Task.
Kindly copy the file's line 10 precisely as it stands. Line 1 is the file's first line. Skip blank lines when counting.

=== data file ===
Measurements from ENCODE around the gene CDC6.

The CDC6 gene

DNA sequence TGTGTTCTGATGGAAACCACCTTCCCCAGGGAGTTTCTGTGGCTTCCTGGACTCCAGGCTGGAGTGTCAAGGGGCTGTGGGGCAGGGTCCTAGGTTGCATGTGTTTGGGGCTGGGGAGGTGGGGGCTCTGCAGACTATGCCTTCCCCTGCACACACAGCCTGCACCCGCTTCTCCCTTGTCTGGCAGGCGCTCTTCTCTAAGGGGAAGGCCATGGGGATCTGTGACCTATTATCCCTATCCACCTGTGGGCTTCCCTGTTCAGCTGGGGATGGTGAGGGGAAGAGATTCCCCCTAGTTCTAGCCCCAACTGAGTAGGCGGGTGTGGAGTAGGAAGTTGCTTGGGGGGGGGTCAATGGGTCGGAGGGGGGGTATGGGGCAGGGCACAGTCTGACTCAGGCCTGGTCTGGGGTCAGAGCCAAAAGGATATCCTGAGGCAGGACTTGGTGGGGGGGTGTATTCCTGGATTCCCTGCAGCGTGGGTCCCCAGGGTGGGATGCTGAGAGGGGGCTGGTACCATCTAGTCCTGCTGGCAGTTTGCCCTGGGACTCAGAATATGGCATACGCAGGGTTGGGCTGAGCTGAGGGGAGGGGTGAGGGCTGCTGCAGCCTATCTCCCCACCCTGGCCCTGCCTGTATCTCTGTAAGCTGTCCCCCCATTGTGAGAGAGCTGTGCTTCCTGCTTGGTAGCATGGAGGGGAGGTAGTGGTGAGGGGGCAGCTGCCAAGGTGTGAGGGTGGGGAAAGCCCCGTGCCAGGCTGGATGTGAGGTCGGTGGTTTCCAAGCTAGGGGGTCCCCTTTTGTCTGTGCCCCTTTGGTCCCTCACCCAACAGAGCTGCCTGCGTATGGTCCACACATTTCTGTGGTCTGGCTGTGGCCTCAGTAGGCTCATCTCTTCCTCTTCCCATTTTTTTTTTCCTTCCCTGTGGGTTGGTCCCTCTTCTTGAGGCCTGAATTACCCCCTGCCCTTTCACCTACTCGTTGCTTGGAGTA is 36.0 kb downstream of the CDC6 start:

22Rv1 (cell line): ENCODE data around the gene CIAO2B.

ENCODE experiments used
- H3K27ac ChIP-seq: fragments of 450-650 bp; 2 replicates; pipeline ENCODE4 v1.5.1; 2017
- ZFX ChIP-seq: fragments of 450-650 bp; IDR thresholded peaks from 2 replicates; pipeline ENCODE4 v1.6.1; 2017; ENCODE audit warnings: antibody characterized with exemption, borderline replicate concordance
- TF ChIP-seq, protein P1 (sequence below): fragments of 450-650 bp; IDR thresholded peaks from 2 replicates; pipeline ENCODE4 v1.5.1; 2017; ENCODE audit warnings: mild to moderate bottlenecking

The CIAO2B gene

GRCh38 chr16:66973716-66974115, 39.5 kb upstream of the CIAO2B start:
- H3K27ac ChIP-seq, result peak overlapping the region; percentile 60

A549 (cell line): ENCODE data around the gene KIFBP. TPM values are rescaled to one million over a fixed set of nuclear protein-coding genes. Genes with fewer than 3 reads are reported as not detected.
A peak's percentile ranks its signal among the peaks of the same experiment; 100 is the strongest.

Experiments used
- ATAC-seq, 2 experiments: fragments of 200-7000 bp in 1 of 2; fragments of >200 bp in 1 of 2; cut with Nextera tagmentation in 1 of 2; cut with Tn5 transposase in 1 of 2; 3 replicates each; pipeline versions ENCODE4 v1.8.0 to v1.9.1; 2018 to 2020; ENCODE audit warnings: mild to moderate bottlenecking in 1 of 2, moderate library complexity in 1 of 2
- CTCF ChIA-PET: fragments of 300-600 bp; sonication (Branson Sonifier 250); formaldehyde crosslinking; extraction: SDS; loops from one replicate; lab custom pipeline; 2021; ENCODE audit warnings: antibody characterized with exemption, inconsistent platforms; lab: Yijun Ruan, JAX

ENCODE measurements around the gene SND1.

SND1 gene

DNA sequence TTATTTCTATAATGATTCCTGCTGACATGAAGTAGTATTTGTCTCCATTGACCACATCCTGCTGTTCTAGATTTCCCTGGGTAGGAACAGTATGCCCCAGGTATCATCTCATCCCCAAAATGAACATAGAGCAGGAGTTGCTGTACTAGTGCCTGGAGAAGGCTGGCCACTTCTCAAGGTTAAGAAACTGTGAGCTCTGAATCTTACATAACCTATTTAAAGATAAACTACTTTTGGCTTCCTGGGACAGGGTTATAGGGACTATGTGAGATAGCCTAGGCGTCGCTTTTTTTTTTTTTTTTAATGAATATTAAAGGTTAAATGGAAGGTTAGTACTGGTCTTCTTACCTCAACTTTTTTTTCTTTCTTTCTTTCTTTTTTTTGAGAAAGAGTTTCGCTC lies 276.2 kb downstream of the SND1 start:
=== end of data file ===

GRCh38 chr16:66973716-66974115, 39.5 kb upstream of the CIAO2B start: